Western European governments are urging the United States to set aside technical and political reservations and join in an emergency multibillion-dollar package of assistance to help Poland pull out of its economic and political crisis, officials in several European capitals said today.
American sources stressed that substantial problems still must be overcome by the 15 Western nations and more than 100 banks to which nearly bankrupt Poland is already deeply in debt. But the Europeans, led by Bonn and Paris, are reported to be insisting that a definite commitment to swift aid is necessary. They appear to have agreed in return to join the Reagan administration in emphasizing publicly that this assistance will be conditional of Poland's remaining free of violent repression from the Soviet Union or hard-liners within Poland.
Despite the U.S. hesitation, European officials said they expect U.S. support for speeded-up negotiations to meet Poland's request for a $10.9 billion rescue package.
American officials and bankers are reported by Western European sources to be particularly concerned that further financial assistance to Poland on such a massive scale be conditional on an acceptable plan for economic recovery. Such a plan would be similar to requirements for emergency reserve loans made by the International Monetary Fund, of which Poland is not a member.
The current deliberations follow a tentative settlement yesterday that averted a showdown between the Polish government and its independent unions and a U.S. warning that a "suppression" of the Polish labor movement would foreclose any further U.S. economic aid.
A critical date in these deliberations seems to be next Wednesday, when representatives of the 15 Western governments are scheduled to meet in Paris to discuss a package of longterm refinancing and new export credits for Poland.
A parallel session was scheduled for next Wednesday between representatives of the Polish State Bank and Western bank officials. Bankers from 12 countries representing 40 banks held a meeting with Polish State Bank officials here today and decided to continue talks tomorrow. A spokesman for the bankers said "a satisfactory solution can only be achieved through calm and restrained discussion taking place on continuing basis."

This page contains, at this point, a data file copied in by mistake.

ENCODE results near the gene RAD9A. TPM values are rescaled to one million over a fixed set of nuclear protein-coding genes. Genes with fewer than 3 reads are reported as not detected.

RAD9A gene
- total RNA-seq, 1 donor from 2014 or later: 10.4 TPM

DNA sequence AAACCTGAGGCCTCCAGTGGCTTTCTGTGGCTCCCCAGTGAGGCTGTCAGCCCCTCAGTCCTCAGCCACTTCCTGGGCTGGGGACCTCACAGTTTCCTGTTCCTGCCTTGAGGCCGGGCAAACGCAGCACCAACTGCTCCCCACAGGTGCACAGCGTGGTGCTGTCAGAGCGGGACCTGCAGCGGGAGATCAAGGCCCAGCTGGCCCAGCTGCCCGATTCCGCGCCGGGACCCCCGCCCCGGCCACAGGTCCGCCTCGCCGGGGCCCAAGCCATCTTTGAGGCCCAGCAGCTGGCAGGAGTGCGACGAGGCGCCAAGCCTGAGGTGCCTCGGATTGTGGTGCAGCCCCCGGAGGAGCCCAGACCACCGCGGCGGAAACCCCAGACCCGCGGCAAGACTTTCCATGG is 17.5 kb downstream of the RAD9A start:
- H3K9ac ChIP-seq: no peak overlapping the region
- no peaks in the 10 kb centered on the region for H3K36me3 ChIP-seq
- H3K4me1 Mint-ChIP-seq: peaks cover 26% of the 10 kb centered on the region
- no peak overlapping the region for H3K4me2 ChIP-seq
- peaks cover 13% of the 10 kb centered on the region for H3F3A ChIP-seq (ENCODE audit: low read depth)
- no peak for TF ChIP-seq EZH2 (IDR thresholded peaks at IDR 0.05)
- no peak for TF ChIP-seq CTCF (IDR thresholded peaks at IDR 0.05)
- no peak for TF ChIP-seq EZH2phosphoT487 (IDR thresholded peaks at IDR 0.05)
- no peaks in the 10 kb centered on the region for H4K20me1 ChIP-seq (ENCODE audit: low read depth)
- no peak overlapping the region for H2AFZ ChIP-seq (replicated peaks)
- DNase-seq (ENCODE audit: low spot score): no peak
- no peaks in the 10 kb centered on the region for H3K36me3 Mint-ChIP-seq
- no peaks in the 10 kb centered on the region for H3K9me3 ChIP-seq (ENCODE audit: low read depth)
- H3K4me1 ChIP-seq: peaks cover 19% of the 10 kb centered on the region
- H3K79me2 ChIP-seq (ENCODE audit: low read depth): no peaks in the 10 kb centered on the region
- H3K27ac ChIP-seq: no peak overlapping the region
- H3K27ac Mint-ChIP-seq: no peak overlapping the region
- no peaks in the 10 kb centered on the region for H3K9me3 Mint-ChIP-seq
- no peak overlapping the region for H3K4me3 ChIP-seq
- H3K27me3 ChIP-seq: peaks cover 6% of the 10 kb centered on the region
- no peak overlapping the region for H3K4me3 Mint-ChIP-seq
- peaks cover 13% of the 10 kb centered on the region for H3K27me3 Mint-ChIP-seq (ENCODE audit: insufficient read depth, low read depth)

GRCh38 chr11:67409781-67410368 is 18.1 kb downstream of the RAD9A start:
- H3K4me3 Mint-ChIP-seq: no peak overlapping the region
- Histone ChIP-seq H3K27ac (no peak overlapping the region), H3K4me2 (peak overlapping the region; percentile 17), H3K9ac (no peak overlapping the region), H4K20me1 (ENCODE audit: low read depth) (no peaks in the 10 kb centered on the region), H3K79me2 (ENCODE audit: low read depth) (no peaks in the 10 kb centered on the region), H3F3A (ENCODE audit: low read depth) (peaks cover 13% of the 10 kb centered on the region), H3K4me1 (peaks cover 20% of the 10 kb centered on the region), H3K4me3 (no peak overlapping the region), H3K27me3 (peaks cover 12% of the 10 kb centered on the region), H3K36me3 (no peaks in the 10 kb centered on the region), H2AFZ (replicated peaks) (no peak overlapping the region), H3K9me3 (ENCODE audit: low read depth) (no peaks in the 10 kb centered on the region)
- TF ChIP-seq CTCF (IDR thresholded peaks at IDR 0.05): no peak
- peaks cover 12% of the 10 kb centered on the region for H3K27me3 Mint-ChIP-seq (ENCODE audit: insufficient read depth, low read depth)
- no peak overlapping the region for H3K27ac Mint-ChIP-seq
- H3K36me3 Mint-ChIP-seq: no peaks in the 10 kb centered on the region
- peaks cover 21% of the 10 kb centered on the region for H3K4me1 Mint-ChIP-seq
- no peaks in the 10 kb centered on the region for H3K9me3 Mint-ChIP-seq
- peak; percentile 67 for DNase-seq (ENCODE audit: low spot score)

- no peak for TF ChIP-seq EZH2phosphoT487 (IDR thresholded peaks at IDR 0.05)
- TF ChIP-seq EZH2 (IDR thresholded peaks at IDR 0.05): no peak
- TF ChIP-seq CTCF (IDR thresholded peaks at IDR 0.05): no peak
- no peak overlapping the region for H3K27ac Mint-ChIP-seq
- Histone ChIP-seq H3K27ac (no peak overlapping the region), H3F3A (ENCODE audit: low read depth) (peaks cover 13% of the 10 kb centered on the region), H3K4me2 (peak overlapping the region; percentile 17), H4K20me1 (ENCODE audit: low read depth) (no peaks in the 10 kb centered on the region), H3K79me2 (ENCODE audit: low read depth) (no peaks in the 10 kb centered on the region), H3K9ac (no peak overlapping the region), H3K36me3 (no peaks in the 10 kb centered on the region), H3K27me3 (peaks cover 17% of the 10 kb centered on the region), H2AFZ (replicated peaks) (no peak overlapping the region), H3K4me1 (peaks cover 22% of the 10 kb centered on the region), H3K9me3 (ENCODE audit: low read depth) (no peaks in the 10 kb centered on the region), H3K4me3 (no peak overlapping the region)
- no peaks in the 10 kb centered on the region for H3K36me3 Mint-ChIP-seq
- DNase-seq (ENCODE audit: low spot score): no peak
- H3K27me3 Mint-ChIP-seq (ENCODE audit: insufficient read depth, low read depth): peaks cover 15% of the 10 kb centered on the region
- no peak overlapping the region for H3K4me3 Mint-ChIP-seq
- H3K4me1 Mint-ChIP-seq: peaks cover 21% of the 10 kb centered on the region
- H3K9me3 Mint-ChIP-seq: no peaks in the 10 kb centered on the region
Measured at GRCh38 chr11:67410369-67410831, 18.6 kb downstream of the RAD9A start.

Polish Deputy Prime Minister Mieczyslaw Jagielski is scheduled to begin talks about the Polish aid request with the Reagan administration in Washington on Wednesday after receiving a public promise from French President Valery Giscard d'Estaing in Paris today of support for a package of long-term financial assistance in addition to immediate European Community food aid.
In Bonn today, West German Chancellor Helmut Schmidt also gave public assurances of his government's support for both immediate emergency help and long-term financial aid for Poland.
Schmidt also reiterated that continued Western aid to Poland was contingent on a peaceful solution to its crisis.
"If it comes to the use of force, then it is not only the credits which would stop, the world would change," Schmidt told reporters after a meeting with Irish Prime Minister Charles Haughey, who was making a 24-hour visit to Bonn. Both men emphasized Poland's need for emergency food and financial assistance. The situation was so serious, Haughey said, that "food aid is simply a necessity."
Tons of butter, meat, milk powder, grains, sugar, edible oil and animal feed are being supplied by the European Community to Poland at below world prices with credit provided by the 10 member nations.
European officials said a majority of Western nations had reacted "positively" to Poland's request for the $10.9 billion package of longer-term financial aid. It includes $3.4 billion in new export credits guaranteed by Western governments, rescheduling of payments falling due this year on $4.4 billion already owed by Poland to Western governments, and a similar rescheduling of $3.1 billion owed this year by Poland on unguaranteed loans from Western banks.
The representatives of the 15 Western nations to which Poland now owes an estimated $23 billion already decided at a meeting in Paris last month to recommend that their governments give Poland emergency assistance by deferring loan payments due during the first quarter of this year. West Germany, France and Britain are among the countries said ready to extend it for another three months.